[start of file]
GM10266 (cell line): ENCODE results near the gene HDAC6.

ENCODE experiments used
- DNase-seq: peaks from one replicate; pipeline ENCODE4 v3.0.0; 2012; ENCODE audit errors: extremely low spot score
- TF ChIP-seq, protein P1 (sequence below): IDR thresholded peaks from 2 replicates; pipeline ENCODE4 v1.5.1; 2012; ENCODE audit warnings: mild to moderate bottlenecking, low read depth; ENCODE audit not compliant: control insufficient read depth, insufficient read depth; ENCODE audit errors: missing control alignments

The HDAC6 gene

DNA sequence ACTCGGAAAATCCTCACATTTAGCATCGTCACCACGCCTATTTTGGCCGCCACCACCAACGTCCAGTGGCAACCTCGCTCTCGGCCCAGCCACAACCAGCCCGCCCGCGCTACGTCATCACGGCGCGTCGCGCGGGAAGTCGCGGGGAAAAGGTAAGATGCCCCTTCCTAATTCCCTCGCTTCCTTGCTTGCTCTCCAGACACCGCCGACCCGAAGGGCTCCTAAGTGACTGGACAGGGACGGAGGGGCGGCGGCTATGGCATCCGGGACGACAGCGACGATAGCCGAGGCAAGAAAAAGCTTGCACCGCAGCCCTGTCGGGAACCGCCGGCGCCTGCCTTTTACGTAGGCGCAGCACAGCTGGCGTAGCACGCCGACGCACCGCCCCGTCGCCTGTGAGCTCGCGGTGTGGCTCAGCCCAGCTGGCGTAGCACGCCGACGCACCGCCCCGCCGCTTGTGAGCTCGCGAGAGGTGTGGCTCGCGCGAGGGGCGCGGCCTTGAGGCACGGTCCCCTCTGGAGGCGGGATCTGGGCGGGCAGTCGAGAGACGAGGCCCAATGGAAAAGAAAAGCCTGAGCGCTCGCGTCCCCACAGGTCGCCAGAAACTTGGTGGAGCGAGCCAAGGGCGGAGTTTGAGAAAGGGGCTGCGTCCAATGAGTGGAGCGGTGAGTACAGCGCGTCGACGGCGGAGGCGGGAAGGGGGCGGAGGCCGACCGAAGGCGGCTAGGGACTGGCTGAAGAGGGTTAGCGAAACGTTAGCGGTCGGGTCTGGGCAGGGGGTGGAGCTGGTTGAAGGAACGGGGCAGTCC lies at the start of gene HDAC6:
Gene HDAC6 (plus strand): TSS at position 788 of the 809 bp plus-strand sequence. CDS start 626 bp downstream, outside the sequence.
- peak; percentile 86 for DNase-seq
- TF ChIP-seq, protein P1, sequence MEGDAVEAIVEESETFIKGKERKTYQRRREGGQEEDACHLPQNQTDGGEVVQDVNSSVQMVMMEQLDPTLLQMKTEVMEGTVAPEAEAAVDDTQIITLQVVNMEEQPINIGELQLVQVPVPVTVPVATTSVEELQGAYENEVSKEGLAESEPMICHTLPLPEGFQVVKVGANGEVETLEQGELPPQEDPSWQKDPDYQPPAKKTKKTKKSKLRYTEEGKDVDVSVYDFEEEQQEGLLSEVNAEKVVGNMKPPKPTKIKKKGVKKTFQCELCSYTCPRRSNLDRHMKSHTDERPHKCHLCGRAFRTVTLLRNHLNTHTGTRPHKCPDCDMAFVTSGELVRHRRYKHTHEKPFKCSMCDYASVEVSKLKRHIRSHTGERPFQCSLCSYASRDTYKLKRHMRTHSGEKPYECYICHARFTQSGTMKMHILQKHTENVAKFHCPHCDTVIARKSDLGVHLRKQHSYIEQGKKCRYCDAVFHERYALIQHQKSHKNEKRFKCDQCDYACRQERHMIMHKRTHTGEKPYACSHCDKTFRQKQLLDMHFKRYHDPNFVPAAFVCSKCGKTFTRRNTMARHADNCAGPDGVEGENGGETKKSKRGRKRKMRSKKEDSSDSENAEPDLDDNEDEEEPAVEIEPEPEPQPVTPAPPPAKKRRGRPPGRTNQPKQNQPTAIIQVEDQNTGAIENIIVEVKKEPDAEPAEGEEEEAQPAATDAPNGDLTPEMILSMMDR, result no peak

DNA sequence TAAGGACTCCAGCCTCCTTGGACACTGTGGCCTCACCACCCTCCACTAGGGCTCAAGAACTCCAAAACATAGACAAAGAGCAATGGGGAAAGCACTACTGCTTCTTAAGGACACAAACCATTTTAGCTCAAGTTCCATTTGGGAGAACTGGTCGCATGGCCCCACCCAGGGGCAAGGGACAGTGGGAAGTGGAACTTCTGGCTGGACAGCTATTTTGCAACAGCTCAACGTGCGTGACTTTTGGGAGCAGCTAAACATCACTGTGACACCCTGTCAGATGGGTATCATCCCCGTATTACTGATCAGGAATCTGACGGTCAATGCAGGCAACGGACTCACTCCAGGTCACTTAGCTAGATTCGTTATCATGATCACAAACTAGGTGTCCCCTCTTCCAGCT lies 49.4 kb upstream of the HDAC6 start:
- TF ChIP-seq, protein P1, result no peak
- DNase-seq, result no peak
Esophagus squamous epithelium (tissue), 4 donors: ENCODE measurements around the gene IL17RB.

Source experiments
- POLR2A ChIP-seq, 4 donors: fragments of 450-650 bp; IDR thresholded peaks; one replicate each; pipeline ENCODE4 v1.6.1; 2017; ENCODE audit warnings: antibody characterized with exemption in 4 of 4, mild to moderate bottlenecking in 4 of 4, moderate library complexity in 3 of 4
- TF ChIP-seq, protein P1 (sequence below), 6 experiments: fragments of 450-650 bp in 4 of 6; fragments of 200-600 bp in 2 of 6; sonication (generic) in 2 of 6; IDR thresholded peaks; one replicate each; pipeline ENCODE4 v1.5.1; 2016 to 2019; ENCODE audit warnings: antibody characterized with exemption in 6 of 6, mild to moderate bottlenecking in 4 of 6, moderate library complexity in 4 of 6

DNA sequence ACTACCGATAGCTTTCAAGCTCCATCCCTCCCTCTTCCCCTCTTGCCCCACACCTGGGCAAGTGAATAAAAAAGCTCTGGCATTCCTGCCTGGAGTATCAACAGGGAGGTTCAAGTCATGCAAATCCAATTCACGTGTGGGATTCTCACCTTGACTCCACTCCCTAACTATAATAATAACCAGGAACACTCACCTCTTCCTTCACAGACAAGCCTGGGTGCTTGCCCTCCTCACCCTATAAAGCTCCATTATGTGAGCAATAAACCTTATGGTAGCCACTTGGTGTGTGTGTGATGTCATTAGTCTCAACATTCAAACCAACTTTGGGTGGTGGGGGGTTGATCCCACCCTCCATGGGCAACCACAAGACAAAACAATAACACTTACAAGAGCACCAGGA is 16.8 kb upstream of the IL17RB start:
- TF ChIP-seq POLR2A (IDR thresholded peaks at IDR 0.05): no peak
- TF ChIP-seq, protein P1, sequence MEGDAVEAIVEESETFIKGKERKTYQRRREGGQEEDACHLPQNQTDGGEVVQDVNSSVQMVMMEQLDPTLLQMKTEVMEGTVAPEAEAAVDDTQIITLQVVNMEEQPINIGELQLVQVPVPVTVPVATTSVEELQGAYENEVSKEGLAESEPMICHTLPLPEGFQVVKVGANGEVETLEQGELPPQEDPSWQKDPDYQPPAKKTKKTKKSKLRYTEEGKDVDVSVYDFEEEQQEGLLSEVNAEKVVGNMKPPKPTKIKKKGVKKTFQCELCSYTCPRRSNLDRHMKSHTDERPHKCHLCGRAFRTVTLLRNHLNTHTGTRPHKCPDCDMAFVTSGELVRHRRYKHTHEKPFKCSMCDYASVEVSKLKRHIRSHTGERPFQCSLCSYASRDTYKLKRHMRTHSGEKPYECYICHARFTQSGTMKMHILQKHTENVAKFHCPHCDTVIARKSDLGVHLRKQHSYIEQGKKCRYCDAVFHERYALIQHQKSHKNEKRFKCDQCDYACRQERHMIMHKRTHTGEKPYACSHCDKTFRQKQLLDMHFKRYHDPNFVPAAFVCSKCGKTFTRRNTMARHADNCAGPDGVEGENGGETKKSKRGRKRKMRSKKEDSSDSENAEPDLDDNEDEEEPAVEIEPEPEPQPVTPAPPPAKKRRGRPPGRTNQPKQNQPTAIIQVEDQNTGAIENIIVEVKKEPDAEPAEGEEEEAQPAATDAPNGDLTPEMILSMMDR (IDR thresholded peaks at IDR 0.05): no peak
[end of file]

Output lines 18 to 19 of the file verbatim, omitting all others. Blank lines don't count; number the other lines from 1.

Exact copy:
- TF ChIP-seq POLR2A (IDR thresholded peaks at IDR 0.05): no peak
- TF ChIP-seq, protein P1, sequence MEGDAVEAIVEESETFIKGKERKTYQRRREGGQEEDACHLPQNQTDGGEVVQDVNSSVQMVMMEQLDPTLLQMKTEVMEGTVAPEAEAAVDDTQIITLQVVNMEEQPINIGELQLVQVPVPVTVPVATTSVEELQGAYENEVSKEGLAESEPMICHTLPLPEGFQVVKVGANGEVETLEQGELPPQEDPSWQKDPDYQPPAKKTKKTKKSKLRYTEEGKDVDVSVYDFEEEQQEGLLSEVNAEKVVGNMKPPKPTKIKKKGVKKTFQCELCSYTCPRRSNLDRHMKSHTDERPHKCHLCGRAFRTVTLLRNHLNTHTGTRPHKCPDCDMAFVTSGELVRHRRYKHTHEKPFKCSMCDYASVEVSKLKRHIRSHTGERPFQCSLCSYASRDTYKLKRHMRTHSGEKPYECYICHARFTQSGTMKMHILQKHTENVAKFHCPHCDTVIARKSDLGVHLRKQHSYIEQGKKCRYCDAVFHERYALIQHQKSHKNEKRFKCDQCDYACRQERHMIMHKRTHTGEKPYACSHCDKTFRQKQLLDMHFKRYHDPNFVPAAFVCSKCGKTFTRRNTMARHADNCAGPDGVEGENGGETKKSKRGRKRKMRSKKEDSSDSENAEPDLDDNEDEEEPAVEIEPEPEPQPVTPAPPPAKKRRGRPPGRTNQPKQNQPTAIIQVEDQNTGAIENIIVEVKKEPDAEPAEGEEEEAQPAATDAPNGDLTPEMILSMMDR (IDR thresholded peaks at IDR 0.05): no peak